The Shards of Heaven by Michael Livingston
|Book Name:||The Shards of Heaven|
|Formatt:||Hardcover / Ebook|
|Genre(s):||Historical Fantasy / Alternate History|
|Release Date:||November 24, 2015|
The Shards of Heaven is the debut novel of professor and Writers of the Future winner Michael Livingston. It’s a historical adventure fantasy that asks how heirs to Julius Caesar—already in possession of tremendous power—would wield the godlike powers of heavenly artifacts, and how those decisions would have affected ancient Roman history.
The novel picks up before Julius Caesar’s blood has even cooled on the Senate floor. Soon, Octavian, Caesar’s great-nephew and adopted son, is battling Mark Antony for control of the Roman Republic. Along the way, Caesarion, Caesar’s son by Cleopatra, and Juba II of Numidia, another of Caesar’s adopted sons, search for the Shards of Heaven—bits and pieces of a material said to endow its owner with the power of the gods (or perhaps the one, true God)—to assist their respective sides in the war. I know that sounds like a complex, soap-opera-worthy family tree, but charts are provided if you need them. And the factions are pretty clear cut, so there’s no chance of confusion, particularly if you can keep all the Houses of Westeros straight.
Anyway, it takes a special sort of person to handle Poseidon’s trident, Moses’ staff, Zeus’s Aegis, or the Ark of the Covenant. And when those special people are driven by ambition, power, rivalries, and revenge, well, a good story follows. To give you a hint about what you’re in for when reading The Shards of Heaven, imagine elements of Julius Caesar’s The Conquest of Gaul and Shakespeare’s Antony and Cleopatra combined with aspects of Stoppard’s Rosencrantz and Guildenstern Are Dead, and the Indiana Jones movies.
As someone who is not only a history buff, but also took four years of high-school Latin (yeah, some days I can’t believe I’m married either), I was already familiar with the history that surrounds the Final War of the Roman Republic, the Battle of Actium, and the eventual rise of the Roman Empire. Naturally, this sapped some of the tension from the story for me (but your mileage may vary). Nevertheless, these events are rich with conflict, and they make for some great set pieces. And this change in focus did allow me to turn my attention to the characters and how the shards warped history.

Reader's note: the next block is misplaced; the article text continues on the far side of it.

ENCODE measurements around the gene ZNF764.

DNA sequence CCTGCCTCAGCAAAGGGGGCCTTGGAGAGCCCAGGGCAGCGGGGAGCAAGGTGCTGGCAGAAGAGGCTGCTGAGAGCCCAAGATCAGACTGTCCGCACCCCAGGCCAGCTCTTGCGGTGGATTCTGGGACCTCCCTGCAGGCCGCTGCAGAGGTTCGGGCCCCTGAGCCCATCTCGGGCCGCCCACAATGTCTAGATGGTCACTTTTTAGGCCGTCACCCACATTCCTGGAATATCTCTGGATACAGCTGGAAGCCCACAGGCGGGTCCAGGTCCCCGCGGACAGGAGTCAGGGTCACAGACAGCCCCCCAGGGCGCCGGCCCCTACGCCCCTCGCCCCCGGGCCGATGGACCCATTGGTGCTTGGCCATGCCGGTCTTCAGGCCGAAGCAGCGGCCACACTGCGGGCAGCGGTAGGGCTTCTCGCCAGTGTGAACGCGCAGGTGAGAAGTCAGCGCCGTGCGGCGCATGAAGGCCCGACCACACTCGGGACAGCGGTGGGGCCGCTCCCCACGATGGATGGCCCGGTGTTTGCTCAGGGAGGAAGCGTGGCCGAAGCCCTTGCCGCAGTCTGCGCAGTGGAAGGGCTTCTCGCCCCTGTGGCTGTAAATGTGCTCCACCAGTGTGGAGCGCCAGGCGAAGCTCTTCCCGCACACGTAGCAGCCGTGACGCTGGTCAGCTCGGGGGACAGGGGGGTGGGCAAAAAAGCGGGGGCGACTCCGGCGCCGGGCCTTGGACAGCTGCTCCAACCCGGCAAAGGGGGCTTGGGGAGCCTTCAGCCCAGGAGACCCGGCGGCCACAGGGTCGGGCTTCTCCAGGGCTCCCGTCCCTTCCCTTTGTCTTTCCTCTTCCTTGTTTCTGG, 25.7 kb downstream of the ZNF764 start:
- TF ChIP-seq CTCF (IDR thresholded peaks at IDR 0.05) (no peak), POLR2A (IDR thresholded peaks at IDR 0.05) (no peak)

Livingston handles the historical figures both with creativity and respect—as to be expected from someone who holds degrees in History, Medieval Studies, and English. He explores their ambitions, their motivations, and their faults in ways that match the historical record. Even where the characters depart from their real-life analogs—largely due to the shards—it still makes sense, and the consequences of those deviations were quite interesting. I also enjoyed that Livingston was able to create fully developed characters from people only mentioned a single time in Caesar’s writings. One thing I didn’t enjoy, though, was that in a story with many POV characters, only two—Didymus, the chief librarian of the Great Library, and Selene, Mark Anthony and Cleopatra’s daughter—really developed and changed over the arc of the story. The others, while interesting, didn’t seem to have that same degree of dynamism.
When it comes to the shards, Livingston has woven together multiple real-world mythologies into something original (although the less said here the better, if I’m going to avoid spoilers). Considering how often symbols and mythologies are absorbed and transformed when cultures are conquered or exposed to new peoples, even this bit of fiction had a realistic touch. Even better, it leaves the door open for “expansion packs” of shards as the series continues and new cities are explored.
Livingston’s prose is clean, direct, keeps things moving at a quick pace, and the action sequences are clear. But there are a couple of odd moments. One character has an imagined conversation with his friend. While it develops character, it just seemed out of place. And in another instance, one character seems to stumble onto something important in a very coincidental manner, not because it flows naturally from the story.
But bottom line, The Shards of Heaven serves as the solid foundation of a fun, new series. It plays with some exciting “what ifs,” and the book leaves just enough threads unresolved that I’ll definitely keep my eyes out for those sequels.